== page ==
After Amnesty International launched its campaign calling on the world to “ban Israeli settlement goods” over alleged war crimes, Israel’s Finance Minister is poised to enact an anti-boycott law for first time, meaning Amnesty could lose tax status and other legal consequences under the law.
By Yair Altman
Finance Minister Moshe Kahlon has decided to use his authority under a 2011 anti-boycott law to punish Amnesty International, making it the first organization to face legal consequences under the provisions of the law.
The anti-boycott law, officially known as the Prevention of Damage to the State of Israel through Boycott Law, allows the finance minister to impose civil sanctions on entities that promote or take part in an economic, cultural or academic boycott against an institution or person under Israeli control because of their “affiliation with Israel.” The minister may deny certain tax benefits from such an organization regardless of whether it takes an active role or simply pledges to take part in such activity.
Under the law, organizations may be also sued and could be forced to pay damages if their boycott-related action is proven to have caused harm. Kahlon plans to summon representatives from Amnesty International for a hearing, after which a final decision will be made on whether it should face sanctions. Amnesty stands to lose its special tax status in Israel, and as a result donations to the organizations would no longer be tax deductible, potentially hurting its fundraising operations.
In late July, Israel Hayom reported that Kahlon was considering enacting the law against the organization because of a new campaign it had launched called “Israel’s Occupation: 50 Years of Dispossession.” As part of the campaign, the organization called on the world to boycott products from Judea and Samaria and to impose an arms embargo on Israel because the Jewish state was supposedly committing war crimes in the settlements.
After the campaign surfaced in July, Kahlon was urged by MKs to take action. Kahlon did not say at the time whether he would target the organization, but said in a statement that the Finance Ministry “will use any and all means at its disposal, including denying tax benefits, against any organization that undermines the State of Israel or IDF soldiers.”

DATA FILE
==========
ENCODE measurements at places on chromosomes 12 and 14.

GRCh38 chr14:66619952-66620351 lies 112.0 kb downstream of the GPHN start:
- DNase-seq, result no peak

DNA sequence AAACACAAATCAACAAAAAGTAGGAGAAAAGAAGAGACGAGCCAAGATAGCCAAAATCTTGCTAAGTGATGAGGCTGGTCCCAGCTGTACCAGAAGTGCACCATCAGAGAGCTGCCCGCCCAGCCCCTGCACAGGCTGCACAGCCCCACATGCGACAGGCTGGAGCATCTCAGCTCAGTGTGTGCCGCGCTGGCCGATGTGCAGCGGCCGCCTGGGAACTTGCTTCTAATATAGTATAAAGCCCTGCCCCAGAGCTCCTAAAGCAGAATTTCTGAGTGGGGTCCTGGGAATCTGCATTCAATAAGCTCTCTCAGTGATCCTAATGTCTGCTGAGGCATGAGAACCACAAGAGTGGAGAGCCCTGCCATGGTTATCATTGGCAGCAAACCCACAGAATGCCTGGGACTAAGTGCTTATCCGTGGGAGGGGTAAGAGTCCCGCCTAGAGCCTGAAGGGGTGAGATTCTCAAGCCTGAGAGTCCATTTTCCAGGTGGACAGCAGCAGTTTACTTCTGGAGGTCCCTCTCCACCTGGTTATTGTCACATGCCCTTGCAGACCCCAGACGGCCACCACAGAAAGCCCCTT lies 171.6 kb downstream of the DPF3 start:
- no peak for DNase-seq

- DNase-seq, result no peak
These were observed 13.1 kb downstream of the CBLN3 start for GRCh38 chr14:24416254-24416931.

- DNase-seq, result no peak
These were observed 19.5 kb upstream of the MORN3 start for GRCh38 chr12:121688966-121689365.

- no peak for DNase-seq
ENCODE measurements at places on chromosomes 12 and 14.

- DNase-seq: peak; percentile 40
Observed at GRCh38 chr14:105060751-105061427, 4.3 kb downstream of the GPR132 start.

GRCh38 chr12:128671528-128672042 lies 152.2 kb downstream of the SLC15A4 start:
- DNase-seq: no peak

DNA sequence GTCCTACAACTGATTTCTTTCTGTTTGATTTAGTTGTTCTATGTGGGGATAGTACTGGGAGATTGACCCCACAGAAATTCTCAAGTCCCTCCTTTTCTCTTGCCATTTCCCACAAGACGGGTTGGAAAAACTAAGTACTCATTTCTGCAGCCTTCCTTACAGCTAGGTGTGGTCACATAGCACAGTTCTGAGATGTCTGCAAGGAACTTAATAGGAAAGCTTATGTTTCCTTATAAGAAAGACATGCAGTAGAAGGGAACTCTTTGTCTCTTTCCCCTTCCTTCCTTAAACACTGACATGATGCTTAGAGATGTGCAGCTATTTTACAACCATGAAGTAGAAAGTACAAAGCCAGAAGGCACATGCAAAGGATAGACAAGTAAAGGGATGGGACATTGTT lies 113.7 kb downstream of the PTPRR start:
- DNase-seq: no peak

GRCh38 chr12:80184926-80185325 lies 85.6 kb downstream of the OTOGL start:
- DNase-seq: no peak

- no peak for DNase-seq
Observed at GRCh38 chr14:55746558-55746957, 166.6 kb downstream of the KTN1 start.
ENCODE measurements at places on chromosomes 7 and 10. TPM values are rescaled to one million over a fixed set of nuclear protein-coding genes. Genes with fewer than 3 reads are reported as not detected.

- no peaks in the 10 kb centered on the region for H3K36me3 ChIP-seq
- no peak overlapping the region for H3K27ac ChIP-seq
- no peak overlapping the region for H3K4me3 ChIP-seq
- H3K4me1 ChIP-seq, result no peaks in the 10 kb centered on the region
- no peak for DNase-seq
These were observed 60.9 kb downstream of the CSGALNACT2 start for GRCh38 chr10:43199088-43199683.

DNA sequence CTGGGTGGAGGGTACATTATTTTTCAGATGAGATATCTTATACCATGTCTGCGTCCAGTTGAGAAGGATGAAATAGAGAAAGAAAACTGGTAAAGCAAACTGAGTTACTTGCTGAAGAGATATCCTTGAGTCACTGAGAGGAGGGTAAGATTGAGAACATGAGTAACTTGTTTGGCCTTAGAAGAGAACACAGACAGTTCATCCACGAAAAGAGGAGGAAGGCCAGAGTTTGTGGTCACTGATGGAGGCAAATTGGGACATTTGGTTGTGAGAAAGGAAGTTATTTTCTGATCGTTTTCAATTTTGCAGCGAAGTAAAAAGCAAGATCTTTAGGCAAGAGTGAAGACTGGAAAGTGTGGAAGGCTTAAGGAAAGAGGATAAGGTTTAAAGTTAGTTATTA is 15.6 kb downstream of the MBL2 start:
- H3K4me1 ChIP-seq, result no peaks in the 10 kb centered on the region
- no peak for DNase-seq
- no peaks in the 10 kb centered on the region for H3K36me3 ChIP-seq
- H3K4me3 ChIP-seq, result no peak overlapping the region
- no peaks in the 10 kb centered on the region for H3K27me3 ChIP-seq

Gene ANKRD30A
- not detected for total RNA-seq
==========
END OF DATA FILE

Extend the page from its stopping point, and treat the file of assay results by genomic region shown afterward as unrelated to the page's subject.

Following an extensive review, the Justice and Finance ministries recently concluded that the campaign was a clear violation of the Israel anti-boycott law. This conclusion was made in part based on content posted by Amnesty on its website and on social media.
For example, the recent campaign includes the following explanation on its website: “Call on your government now to ban Israeli settlement goods from entering your markets, and to stop companies based in your country operating in settlements or trading in their goods — and help put an end to the cycle of violations suffered by Palestinians living under Israel’s occupation. As well as illegally building settlement homes and infrastructure on Palestinian land, Israeli and international businesses in settlements have established a thriving economy to sustain their presence and expansion. This ‘settlement enterprise’ relies on unlawfully appropriated Palestinian resources, including land, water and minerals, to produce goods that are exported and sold for private profit. Hundreds of millions of dollars’ worth of settlement goods are exported internationally each year.”
Amnesty International Secretary General Salil Shetty was quoted on the website as saying: “For decades, the world has stood by as Israel has destroyed Palestinians’ homes and plundered their land and natural resources for profit. While the Palestinian economy has been stunted by 50 years of abusive policies, a thriving multimillion-dollar settlement enterprise has been built out of the systematic oppression of the Palestinian population.
Fifty years on, merely condemning Israel’s settlement expansion is not enough. It’s time for states to take concrete international action to stop the financing of settlements which themselves flagrantly violate international law and constitute war crimes.”
Amnesty International refused to comment on Kahlon’s upcoming measure. In a statement on Monday it said: “We do not comment on rumors or leaks, we expect that on such important legal matters, the Finance Ministry should approach us directly through the proper channels, upon which we will issue a response.”
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